January 31 – 1997

January 31, 1997



Letter to the Editor, Itton Yerushalayim, Jan.10 1997


Throughout all the years of the Jewish people’s existence, we were always warned against the Christian missionaries who wanted to convert us. But compared to the shocking Jewish missionary message of Rabbi Leah Kook at a gathering of newly orthodox women, all those Christian missionaries, including the Spanish inquisitors, were raw recruits. These Jewish Khomeinis will do anything to get innocent people to become orthodox, without giving a moment’s thought to the destruction of families in the process.

At the current pace of events, the day will not be long in coming when these Khomeinis will hold mass gatherings in order to burn “unacceptable” books, movies and plays.



HaModia, Jan.9,14; Yated Ne’eman Jan.9 1997


The main thrust of these articles is that due to the increase in missionary activity in Israel, including the mass mailing of the “Shalom” booklet and the expansion of “missionary facilities” such as Christ Church in Jerusalem’s Old City, the anti-missionary laws must be more severe. A number of orthodox MKs have suggested passing a law that would prohibit any religious influencing of people of other faiths, whether it be Jews influencing Christians or Moslems, Christians influencing Moslems or Jews, or Moslems influencing Jews or Christians. An interesting aside in the Jan.14 piece in HaModia is that alongside these efforts a liberal MK has introduced a bill to make it illegal to influence a minor to become an orthodox Jew…



HaModia, Jan.10 1997


This editorial comes out against the liberal causes of “Democracy” and “Freedom of Conscience” as they are expressed in the effort to legitimize Messianic Judaism. The author likens the latter to illegal drugs, saying that just as the law prohibits people from using or dealing in certain substances in order to protect both life and property, so it should ban any spiritual “substance” which will harm the life of the nation. Messianic Jews are portrayed as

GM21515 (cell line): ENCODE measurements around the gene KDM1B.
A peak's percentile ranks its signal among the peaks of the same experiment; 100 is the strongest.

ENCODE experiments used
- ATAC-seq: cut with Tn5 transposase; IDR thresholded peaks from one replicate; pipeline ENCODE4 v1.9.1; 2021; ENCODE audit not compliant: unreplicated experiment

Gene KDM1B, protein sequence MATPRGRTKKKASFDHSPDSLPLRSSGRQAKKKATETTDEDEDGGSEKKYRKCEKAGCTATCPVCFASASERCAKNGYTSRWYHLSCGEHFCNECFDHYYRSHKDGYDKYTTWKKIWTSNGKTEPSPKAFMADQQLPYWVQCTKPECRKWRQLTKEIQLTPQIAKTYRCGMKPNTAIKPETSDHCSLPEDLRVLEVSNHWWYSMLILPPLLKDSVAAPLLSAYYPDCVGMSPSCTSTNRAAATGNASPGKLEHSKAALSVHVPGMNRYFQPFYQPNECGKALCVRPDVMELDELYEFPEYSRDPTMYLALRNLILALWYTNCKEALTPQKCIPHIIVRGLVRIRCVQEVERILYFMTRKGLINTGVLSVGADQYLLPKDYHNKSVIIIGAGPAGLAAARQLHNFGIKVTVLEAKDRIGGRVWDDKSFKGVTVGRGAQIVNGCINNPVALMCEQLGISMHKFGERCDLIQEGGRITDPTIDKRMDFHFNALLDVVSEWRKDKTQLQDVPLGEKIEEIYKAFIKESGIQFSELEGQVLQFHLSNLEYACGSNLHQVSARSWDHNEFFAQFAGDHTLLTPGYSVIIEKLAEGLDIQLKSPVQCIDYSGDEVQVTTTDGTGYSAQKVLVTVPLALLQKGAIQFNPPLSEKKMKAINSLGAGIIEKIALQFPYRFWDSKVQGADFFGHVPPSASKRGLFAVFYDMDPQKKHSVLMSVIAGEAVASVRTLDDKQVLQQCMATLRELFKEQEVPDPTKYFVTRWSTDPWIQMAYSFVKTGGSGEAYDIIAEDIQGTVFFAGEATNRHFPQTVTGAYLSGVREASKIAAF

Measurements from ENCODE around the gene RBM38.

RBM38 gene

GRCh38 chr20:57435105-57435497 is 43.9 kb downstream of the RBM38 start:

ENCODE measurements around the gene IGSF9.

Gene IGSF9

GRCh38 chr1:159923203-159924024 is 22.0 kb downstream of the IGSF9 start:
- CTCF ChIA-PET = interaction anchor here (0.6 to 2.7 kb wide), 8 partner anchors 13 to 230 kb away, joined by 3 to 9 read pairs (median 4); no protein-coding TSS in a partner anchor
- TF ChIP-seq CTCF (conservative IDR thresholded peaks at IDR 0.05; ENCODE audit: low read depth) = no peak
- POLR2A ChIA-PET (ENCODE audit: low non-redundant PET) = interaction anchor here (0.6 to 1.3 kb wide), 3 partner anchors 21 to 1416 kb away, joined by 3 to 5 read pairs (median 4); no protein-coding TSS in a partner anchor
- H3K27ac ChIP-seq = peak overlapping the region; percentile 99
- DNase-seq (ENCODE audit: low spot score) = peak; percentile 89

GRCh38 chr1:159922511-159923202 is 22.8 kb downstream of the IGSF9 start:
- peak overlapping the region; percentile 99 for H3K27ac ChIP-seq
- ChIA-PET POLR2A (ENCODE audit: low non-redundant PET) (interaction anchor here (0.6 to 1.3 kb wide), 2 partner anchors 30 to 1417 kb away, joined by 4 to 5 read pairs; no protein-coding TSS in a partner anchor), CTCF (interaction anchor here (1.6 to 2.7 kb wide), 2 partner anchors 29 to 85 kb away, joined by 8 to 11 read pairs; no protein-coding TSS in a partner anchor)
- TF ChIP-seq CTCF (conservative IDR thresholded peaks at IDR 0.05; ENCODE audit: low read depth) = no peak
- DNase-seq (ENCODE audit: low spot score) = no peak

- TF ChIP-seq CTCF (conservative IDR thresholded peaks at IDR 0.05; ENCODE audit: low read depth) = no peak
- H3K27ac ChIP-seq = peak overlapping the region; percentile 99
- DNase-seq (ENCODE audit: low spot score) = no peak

having severed their ties with the nation as a whole and having no loyalty to either the country or the people since their defection to the enemy camp.



Holon – Bat-Yam, Jan.3 1997


This article in a local weekly describes the life and beliefs of Ya’akov Damkani, a Messianic leader in Tel-Aviv. He is treated with doubt and contempt by the writer, who seems more sympathetic to the orthodox who regularly attack Damkani for his evangelical activities. Damkani explains that the persecution doesn’t bother him as much as attempts to pass new


laws against evangelism. He also thinks that the orthodox are over-reacting, and that the Messianic movement is too small to pose a serious threat to traditional Judaism.


Editor’s note: In many ways this article is representative of much of the media’s portrayal of believers as “Soul Hunters” out to get as many new recruits as they can, without seeking to understand the true motivation behind sharing our faith.



Yated Ne’eman, Jan.6; HaTzofe Jan.7 1997


Both papers warn their orthodox readers that the folks peddling shoes and slippers door to door in Bnei-Brak are really missionaries… These impostors offer their wares at low prices and are friendly with neighborhood children, thus getting their seditious material into the hands and homes of the local population. Rabbis called on the public to warn their children not to endanger their souls by conversing with the peddlers.



Yom L’Yom, Dec.12 1996


This opinion piece by a rabbi tells the story of Rabbi Akiva laughing when he saw a fox on the Temple Mount, while his companions cried over the desecration. When they asked him to explain his reaction, he said that until the prophecies of destruction were fulfilled, those of the restoration could also not be. Thus he managed to find good in a painful situation.